Apart from this, Sudhir says, the government conducts activities like Startup Yatra to recognise startups. “We help startups get national and international attention, and try to make them market ready,” he adds.
Ashutosh Kandpal worked in metro cities for a couple of years but moved back to his home state to start Hills2Home in 2017 in Nainital. The startup sells organic food products online.
He says, “Agriculture contributes to more than 50 percent of the workforce in Uttarakhand and hence it becomes necessary to bring new and innovative ways to bridge the gap between farmers and consumers.” The stratup, which is backed by Startup India, sources food products directly from farmers and delivers them to consumers at their doorstep.
He says, the coronavirus crisis has made a lot of people move back and realise there is a lot they can do from the hills.
“Due to the COVID-19 crisis, Uttarakhand is seeing reverse migration. With youth returning back to their native, we see loads of innovation happening,” says Ashutosh.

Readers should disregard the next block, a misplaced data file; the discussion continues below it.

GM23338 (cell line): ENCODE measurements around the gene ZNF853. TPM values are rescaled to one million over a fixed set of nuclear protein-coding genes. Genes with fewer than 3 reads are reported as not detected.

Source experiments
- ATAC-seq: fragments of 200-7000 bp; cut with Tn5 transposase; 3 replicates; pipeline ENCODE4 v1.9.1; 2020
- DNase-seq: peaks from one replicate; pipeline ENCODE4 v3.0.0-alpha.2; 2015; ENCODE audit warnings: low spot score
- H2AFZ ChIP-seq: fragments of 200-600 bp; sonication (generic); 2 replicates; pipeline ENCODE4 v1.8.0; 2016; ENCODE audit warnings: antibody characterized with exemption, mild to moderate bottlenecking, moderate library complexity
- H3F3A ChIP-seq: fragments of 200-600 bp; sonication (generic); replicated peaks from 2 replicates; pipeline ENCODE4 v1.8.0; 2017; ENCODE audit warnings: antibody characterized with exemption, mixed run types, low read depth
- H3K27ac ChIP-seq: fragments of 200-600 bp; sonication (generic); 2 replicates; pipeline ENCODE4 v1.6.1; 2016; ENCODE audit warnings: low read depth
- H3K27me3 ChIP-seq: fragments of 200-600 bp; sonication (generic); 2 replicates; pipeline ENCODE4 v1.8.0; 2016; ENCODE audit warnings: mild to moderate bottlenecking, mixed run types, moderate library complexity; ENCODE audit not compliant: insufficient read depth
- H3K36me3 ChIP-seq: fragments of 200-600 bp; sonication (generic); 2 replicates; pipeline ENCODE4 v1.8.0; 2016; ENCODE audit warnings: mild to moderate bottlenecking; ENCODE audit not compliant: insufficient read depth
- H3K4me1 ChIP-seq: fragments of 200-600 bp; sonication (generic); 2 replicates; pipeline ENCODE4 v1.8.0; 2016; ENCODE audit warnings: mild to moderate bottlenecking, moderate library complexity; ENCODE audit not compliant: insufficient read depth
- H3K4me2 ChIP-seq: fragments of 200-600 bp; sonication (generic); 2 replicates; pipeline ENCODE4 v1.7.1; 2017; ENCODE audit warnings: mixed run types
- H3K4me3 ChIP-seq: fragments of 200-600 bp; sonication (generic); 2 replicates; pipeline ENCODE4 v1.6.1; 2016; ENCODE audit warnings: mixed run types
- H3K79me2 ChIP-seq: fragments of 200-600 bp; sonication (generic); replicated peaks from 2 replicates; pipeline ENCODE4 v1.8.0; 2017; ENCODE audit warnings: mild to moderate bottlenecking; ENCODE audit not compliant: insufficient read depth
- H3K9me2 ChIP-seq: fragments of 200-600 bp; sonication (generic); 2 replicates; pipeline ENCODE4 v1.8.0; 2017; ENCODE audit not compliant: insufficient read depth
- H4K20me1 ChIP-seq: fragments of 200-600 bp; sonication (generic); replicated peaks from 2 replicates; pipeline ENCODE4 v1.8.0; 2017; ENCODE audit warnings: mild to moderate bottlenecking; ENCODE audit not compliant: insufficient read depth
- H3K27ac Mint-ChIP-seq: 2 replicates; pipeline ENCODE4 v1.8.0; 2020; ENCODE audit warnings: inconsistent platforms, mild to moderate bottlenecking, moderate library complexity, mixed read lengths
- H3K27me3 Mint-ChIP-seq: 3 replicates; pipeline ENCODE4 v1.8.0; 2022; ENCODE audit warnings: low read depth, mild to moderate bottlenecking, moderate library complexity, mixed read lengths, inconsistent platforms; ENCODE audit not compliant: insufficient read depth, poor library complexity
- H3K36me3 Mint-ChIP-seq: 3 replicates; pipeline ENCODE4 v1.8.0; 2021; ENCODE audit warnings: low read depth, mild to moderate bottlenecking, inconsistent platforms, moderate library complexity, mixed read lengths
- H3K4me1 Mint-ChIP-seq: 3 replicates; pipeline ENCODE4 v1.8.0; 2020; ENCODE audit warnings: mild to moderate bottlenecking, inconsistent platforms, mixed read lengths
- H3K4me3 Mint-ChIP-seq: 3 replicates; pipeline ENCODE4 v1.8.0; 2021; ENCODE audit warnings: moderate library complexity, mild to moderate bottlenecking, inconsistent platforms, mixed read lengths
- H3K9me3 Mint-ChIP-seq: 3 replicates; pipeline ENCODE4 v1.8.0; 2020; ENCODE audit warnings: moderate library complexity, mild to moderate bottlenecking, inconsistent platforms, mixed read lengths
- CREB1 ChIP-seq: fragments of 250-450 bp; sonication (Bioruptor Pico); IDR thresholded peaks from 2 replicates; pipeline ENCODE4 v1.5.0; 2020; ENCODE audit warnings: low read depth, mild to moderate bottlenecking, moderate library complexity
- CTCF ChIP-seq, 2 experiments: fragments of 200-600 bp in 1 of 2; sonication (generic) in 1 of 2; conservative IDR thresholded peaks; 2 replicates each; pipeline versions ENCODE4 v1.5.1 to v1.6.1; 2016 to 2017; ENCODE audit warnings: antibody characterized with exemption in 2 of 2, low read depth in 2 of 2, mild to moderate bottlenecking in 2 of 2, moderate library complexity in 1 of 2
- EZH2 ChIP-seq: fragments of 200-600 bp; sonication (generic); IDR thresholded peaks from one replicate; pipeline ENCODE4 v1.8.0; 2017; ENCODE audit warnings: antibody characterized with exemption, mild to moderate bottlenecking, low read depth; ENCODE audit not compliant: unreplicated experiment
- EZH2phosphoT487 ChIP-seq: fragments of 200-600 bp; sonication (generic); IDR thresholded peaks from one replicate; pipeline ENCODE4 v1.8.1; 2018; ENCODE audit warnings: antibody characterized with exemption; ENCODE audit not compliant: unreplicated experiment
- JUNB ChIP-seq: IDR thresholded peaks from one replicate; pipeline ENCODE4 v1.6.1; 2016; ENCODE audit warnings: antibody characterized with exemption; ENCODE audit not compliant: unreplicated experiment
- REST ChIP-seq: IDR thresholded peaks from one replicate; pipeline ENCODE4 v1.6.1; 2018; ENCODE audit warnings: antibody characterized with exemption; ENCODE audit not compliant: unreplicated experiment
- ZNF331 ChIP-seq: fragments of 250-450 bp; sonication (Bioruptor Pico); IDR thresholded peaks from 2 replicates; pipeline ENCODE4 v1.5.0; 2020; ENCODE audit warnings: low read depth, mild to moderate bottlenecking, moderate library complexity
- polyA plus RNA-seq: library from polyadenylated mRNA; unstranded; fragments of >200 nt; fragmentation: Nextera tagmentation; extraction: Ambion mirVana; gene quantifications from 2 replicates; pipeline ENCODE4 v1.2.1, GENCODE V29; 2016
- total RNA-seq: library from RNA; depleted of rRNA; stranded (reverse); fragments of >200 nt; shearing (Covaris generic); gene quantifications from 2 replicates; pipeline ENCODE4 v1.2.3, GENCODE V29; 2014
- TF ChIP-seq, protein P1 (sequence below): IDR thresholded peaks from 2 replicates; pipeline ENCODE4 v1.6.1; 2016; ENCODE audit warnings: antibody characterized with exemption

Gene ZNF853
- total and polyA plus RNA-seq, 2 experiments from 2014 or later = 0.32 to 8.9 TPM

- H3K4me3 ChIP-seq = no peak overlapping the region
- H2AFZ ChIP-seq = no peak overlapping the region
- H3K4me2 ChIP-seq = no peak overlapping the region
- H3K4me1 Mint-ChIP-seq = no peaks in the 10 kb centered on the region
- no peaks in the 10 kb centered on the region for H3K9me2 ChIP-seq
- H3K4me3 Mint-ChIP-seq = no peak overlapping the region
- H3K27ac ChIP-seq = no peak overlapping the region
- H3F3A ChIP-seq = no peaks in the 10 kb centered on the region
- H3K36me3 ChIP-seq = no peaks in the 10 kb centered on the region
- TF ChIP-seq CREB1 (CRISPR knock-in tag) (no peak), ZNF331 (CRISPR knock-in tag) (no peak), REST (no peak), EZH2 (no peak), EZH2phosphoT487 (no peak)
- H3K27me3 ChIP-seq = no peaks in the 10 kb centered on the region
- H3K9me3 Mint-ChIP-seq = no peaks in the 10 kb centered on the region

Manas Upadhyay, Co-founder of Dtown Robotics in Dehradun, which provides customised product solutions in the field of robotics, automation, and drones, says: “Uttarakhand has every essential aspect to emerge as a hub for technology-domain based companies. The area has sufficient options for controlled logistics as well as vast areas for production and manufacturing setups.”
“Till today, we have used drones to spray pesticide and covered 250 acres of land,” he says.
Manas adds there is no lack of exposure in small towns. Dtown Robotics became Uttarakhand's first company to work on agriculture-based aerial vehicles, and most recently became the first company in India to perform anti-locust operations along with the Government of India.
The startup has also helped AIIMS in New Delhi to develop a robot, which can sanitise the floors in the hospital.
Entrepreneur Abhinav Gupta reiterates the same. Abhinav was still finishing his engineering from Vellore Institute of Technology (VIT) when he started CamCann Smart Systems Technology in Dehradun.
CamCann offers AI camera-based advertising and merchandising for targeted and personalised experience, and has also created a Swiggy-like platform for edtech, and an AI platform called Ezstudy.live for skill development.
CamCann was not deprived of any opportunities due to its location. The startup has received Rs 8 lakh grant from Department of Science and Technology (DST) scheme called NIDHI Prayas, and Rs 5 lakh from Startup Uttarakhand.